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Working at WME has given me a better understanding of how the digital marketing industry works, especially in terms of social media and its influence on business. Compared to other services offered by WME or any other web marketing service providers, for example SEO and PPC, social media consultancy/management might seem like a relatively less tangible aspect of service that clients would seek. Also, social media services can seem rather menial because people often have the perception that they do not require much emphasis, skills or time.

But what I have learnt about social media in business is that it is not about social media per se, but it is about branding. Social media platforms are tools to tell the story about a brand; they are a way of communicating value to customers on a broader scale. They represent how customers should perceive a business and give a fruitful insight on what the core values of the business are. Yet the degree of impact of social media on business does vary among industries. For example, the emphasis of social media for a fashion business should probably weigh more than that for a construction company. Managing social media platforms can be tedious, but staying passionate and being creative is the key to stay in the game. Any proficient business person would understand that it requires a lot of patience and time to build a good brand.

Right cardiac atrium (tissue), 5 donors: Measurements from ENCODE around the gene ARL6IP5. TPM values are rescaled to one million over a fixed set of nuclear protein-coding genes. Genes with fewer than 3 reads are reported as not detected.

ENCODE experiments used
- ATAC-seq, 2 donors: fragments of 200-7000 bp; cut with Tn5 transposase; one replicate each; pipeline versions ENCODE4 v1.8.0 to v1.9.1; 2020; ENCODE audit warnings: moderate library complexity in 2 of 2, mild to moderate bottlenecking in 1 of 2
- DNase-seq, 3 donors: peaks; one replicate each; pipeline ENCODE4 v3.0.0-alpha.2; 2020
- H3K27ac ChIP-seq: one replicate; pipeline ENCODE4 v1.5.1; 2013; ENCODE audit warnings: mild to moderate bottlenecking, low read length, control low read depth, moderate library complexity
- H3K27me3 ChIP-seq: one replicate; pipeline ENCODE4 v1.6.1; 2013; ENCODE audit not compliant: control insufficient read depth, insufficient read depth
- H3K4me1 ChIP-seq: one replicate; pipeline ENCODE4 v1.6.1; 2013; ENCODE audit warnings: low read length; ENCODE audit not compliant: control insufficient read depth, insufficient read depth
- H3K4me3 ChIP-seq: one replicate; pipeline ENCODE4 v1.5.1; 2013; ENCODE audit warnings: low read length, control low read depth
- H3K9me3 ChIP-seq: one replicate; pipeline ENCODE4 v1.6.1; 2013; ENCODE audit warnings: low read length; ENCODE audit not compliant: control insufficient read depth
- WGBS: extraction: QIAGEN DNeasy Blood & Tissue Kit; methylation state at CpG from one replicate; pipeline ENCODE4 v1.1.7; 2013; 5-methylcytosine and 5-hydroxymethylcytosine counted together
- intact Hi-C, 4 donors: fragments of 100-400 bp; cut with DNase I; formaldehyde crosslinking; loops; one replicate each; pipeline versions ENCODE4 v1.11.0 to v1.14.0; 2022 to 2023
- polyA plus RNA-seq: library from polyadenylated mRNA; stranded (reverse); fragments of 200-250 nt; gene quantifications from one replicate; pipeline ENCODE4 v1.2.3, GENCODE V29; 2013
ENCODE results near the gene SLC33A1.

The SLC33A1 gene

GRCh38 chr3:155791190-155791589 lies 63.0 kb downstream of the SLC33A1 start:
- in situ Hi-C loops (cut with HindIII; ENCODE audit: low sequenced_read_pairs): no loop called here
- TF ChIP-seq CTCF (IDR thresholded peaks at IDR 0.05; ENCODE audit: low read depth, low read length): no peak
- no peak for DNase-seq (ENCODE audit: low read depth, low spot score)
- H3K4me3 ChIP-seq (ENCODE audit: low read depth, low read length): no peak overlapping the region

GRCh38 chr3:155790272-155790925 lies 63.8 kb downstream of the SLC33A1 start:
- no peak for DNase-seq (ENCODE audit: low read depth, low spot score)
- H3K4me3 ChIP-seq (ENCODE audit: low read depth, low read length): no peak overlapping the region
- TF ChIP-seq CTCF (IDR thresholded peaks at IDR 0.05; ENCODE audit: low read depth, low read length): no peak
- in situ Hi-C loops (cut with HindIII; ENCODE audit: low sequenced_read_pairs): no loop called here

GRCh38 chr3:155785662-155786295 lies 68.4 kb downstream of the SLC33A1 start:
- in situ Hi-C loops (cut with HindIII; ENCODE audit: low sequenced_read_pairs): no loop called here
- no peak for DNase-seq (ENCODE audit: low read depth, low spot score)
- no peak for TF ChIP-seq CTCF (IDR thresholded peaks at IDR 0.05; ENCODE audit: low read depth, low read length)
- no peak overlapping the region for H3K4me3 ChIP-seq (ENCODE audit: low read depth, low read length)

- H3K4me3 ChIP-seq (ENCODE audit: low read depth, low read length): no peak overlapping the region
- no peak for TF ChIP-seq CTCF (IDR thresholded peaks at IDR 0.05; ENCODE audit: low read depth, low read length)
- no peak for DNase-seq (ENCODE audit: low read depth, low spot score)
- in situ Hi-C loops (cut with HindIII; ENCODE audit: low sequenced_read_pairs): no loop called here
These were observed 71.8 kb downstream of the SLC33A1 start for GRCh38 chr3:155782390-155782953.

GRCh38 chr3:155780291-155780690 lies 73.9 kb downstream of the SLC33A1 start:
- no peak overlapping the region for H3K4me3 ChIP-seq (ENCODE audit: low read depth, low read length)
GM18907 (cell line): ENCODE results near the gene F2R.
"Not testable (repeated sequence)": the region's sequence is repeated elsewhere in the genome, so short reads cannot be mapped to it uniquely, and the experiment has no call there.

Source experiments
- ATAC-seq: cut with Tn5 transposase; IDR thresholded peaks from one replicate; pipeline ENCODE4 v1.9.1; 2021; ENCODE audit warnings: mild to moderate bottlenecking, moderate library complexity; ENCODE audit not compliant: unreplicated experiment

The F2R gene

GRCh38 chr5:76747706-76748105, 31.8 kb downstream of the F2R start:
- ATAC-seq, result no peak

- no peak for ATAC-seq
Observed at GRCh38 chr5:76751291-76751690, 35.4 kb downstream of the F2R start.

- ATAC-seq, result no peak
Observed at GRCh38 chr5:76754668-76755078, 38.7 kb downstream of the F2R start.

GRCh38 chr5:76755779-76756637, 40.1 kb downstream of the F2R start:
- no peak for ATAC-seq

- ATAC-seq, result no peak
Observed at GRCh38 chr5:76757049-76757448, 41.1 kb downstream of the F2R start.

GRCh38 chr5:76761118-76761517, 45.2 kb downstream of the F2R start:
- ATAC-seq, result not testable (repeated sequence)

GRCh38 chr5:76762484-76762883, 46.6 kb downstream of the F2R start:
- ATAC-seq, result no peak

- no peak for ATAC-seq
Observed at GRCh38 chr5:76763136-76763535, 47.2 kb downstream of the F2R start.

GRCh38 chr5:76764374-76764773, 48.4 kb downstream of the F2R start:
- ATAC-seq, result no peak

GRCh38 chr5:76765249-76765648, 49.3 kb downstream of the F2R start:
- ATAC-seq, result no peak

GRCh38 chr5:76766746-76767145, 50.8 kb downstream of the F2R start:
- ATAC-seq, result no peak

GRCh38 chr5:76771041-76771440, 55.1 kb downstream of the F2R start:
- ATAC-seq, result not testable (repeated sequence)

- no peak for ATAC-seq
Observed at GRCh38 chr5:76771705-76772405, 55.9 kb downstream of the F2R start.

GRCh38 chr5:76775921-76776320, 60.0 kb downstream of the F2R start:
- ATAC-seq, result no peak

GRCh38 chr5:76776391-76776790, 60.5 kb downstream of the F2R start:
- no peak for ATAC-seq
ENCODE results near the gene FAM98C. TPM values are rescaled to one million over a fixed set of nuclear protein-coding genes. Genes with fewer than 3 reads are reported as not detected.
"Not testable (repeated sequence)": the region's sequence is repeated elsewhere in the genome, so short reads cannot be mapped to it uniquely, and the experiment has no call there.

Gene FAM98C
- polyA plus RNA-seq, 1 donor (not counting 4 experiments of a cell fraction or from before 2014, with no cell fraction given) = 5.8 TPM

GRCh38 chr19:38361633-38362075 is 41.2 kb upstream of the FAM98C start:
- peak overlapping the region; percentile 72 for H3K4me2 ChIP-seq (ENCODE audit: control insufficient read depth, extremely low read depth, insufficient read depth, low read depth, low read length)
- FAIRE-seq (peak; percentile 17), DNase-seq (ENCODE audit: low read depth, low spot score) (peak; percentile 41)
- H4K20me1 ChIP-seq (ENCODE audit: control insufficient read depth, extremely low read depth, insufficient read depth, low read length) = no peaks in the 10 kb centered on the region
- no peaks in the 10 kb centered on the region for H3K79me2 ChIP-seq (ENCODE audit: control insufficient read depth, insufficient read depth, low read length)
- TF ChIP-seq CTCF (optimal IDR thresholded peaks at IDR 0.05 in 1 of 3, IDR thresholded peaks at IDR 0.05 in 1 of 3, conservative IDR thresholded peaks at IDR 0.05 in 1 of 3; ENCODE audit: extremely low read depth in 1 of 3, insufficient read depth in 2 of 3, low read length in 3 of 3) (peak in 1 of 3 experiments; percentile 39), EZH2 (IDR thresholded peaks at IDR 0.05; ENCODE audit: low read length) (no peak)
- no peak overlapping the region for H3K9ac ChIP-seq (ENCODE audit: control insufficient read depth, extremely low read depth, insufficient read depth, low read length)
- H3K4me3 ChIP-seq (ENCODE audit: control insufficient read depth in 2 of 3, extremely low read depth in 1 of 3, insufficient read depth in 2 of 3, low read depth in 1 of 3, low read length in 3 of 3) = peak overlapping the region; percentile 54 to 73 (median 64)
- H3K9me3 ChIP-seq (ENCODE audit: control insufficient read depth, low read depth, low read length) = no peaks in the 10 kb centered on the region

Another good lesson learnt in WME was taught by Byron, who was promoted to Coaching & Development Manager in a relatively short time after he started working in the company last year. At the start of my internship, I was still trying to get the hang of it and was not quite sure how to deliver performance that can benefit my team more. Byron told me that it is not merely about completing the work that has been assigned to me, but I have to ask myself what more can I offer. A good employee will have to take the initiative to come up with new ideas and recommend new ways to tackle the same problems. The idea is to take the lead and always deliver what is beyond required (and of course, to do so smartly). This piece of advice can be applied in so many other aspects in life and I owe it to him.